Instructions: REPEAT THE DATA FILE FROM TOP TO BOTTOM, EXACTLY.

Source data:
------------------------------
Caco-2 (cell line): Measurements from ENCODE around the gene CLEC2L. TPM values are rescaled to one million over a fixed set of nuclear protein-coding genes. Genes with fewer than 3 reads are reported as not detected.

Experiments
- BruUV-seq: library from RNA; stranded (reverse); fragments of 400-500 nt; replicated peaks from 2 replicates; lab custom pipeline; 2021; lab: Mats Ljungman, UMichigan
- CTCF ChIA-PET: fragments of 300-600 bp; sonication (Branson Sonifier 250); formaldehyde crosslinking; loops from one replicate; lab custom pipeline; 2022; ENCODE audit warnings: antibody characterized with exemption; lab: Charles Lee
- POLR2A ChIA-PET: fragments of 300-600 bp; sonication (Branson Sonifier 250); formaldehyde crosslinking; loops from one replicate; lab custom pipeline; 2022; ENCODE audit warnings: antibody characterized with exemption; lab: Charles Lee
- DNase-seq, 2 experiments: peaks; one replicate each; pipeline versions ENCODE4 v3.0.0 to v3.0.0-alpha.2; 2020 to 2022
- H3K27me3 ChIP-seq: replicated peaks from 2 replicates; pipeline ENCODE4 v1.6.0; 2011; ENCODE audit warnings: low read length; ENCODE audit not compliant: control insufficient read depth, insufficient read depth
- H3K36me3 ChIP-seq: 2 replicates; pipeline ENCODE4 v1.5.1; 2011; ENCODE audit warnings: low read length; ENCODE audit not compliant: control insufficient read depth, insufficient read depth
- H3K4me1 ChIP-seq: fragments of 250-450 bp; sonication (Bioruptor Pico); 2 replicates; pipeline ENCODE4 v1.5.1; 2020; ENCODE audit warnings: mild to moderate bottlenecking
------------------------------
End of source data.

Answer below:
Caco-2 (cell line): Measurements from ENCODE around the gene CLEC2L. TPM values are rescaled to one million over a fixed set of nuclear protein-coding genes. Genes with fewer than 3 reads are reported as not detected.

Experiments
- BruUV-seq: library from RNA; stranded (reverse); fragments of 400-500 nt; replicated peaks from 2 replicates; lab custom pipeline; 2021; lab: Mats Ljungman, UMichigan
- CTCF ChIA-PET: fragments of 300-600 bp; sonication (Branson Sonifier 250); formaldehyde crosslinking; loops from one replicate; lab custom pipeline; 2022; ENCODE audit warnings: antibody characterized with exemption; lab: Charles Lee
- POLR2A ChIA-PET: fragments of 300-600 bp; sonication (Branson Sonifier 250); formaldehyde crosslinking; loops from one replicate; lab custom pipeline; 2022; ENCODE audit warnings: antibody characterized with exemption; lab: Charles Lee
- DNase-seq, 2 experiments: peaks; one replicate each; pipeline versions ENCODE4 v3.0.0 to v3.0.0-alpha.2; 2020 to 2022
- H3K27me3 ChIP-seq: replicated peaks from 2 replicates; pipeline ENCODE4 v1.6.0; 2011; ENCODE audit warnings: low read length; ENCODE audit not compliant: control insufficient read depth, insufficient read depth
- H3K36me3 ChIP-seq: 2 replicates; pipeline ENCODE4 v1.5.1; 2011; ENCODE audit warnings: low read length; ENCODE audit not compliant: control insufficient read depth, insufficient read depth
- H3K4me1 ChIP-seq: fragments of 250-450 bp; sonication (Bioruptor Pico); 2 replicates; pipeline ENCODE4 v1.5.1; 2020; ENCODE audit warnings: mild to moderate bottlenecking